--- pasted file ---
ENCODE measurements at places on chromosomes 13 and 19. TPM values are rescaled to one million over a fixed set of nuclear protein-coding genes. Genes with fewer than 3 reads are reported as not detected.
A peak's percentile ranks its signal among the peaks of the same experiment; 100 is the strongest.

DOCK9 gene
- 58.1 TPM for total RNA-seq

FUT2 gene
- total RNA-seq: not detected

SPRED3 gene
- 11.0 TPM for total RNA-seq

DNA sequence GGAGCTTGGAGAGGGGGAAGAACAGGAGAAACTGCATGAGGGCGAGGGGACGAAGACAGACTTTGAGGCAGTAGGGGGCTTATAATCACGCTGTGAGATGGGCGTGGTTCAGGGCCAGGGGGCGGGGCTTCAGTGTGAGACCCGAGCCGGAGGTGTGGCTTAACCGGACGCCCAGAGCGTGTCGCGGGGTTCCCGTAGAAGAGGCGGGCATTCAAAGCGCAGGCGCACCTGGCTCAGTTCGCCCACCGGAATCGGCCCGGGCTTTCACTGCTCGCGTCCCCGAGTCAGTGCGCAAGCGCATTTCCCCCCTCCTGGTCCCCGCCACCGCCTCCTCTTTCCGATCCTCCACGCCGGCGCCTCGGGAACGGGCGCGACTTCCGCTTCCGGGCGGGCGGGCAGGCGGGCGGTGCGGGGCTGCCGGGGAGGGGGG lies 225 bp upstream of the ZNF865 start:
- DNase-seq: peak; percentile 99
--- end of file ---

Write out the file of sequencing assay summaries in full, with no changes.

ENCODE measurements at places on chromosomes 13 and 19. TPM values are rescaled to one million over a fixed set of nuclear protein-coding genes. Genes with fewer than 3 reads are reported as not detected.
A peak's percentile ranks its signal among the peaks of the same experiment; 100 is the strongest.

DOCK9 gene
- 58.1 TPM for total RNA-seq

FUT2 gene
- total RNA-seq: not detected

SPRED3 gene
- 11.0 TPM for total RNA-seq

DNA sequence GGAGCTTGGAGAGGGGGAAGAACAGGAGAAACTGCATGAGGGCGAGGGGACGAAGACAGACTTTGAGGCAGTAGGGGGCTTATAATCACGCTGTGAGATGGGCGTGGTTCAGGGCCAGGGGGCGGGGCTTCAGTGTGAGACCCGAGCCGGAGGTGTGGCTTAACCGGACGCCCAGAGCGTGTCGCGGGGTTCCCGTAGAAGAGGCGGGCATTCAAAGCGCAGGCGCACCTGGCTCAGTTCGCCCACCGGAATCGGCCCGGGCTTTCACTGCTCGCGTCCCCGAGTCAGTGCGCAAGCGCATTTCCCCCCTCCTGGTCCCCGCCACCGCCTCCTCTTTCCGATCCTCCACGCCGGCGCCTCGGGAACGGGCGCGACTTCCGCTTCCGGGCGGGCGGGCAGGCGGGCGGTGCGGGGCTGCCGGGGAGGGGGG lies 225 bp upstream of the ZNF865 start:
- DNase-seq: peak; percentile 99